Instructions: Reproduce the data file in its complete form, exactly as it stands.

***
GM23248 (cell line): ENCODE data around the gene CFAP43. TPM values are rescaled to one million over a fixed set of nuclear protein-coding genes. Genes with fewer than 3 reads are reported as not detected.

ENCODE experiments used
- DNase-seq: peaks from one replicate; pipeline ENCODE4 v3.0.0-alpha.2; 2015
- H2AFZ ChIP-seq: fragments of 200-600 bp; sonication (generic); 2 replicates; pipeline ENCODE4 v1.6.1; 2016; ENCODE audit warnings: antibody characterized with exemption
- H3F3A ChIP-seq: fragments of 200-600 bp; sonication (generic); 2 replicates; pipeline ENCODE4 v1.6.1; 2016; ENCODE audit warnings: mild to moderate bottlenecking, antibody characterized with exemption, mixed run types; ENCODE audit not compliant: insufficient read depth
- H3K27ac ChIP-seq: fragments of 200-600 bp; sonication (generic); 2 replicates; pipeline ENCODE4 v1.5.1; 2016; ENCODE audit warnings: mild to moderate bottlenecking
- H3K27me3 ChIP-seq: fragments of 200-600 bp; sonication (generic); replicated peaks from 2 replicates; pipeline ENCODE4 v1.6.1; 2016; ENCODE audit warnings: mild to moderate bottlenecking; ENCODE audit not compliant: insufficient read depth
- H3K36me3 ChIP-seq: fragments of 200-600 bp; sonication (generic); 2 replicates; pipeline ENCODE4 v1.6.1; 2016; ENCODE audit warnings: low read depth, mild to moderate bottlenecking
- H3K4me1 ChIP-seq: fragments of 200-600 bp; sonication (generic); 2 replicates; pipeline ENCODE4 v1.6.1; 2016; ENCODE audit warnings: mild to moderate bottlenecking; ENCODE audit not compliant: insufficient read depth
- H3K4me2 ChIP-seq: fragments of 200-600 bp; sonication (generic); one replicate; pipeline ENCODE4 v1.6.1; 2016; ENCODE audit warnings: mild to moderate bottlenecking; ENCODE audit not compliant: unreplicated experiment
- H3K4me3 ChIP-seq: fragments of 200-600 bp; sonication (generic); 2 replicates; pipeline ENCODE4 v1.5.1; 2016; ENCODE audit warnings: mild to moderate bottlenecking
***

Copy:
GM23248 (cell line): ENCODE data around the gene CFAP43. TPM values are rescaled to one million over a fixed set of nuclear protein-coding genes. Genes with fewer than 3 reads are reported as not detected.

ENCODE experiments used
- DNase-seq: peaks from one replicate; pipeline ENCODE4 v3.0.0-alpha.2; 2015
- H2AFZ ChIP-seq: fragments of 200-600 bp; sonication (generic); 2 replicates; pipeline ENCODE4 v1.6.1; 2016; ENCODE audit warnings: antibody characterized with exemption
- H3F3A ChIP-seq: fragments of 200-600 bp; sonication (generic); 2 replicates; pipeline ENCODE4 v1.6.1; 2016; ENCODE audit warnings: mild to moderate bottlenecking, antibody characterized with exemption, mixed run types; ENCODE audit not compliant: insufficient read depth
- H3K27ac ChIP-seq: fragments of 200-600 bp; sonication (generic); 2 replicates; pipeline ENCODE4 v1.5.1; 2016; ENCODE audit warnings: mild to moderate bottlenecking
- H3K27me3 ChIP-seq: fragments of 200-600 bp; sonication (generic); replicated peaks from 2 replicates; pipeline ENCODE4 v1.6.1; 2016; ENCODE audit warnings: mild to moderate bottlenecking; ENCODE audit not compliant: insufficient read depth
- H3K36me3 ChIP-seq: fragments of 200-600 bp; sonication (generic); 2 replicates; pipeline ENCODE4 v1.6.1; 2016; ENCODE audit warnings: low read depth, mild to moderate bottlenecking
- H3K4me1 ChIP-seq: fragments of 200-600 bp; sonication (generic); 2 replicates; pipeline ENCODE4 v1.6.1; 2016; ENCODE audit warnings: mild to moderate bottlenecking; ENCODE audit not compliant: insufficient read depth
- H3K4me2 ChIP-seq: fragments of 200-600 bp; sonication (generic); one replicate; pipeline ENCODE4 v1.6.1; 2016; ENCODE audit warnings: mild to moderate bottlenecking; ENCODE audit not compliant: unreplicated experiment
- H3K4me3 ChIP-seq: fragments of 200-600 bp; sonication (generic); 2 replicates; pipeline ENCODE4 v1.5.1; 2016; ENCODE audit warnings: mild to moderate bottlenecking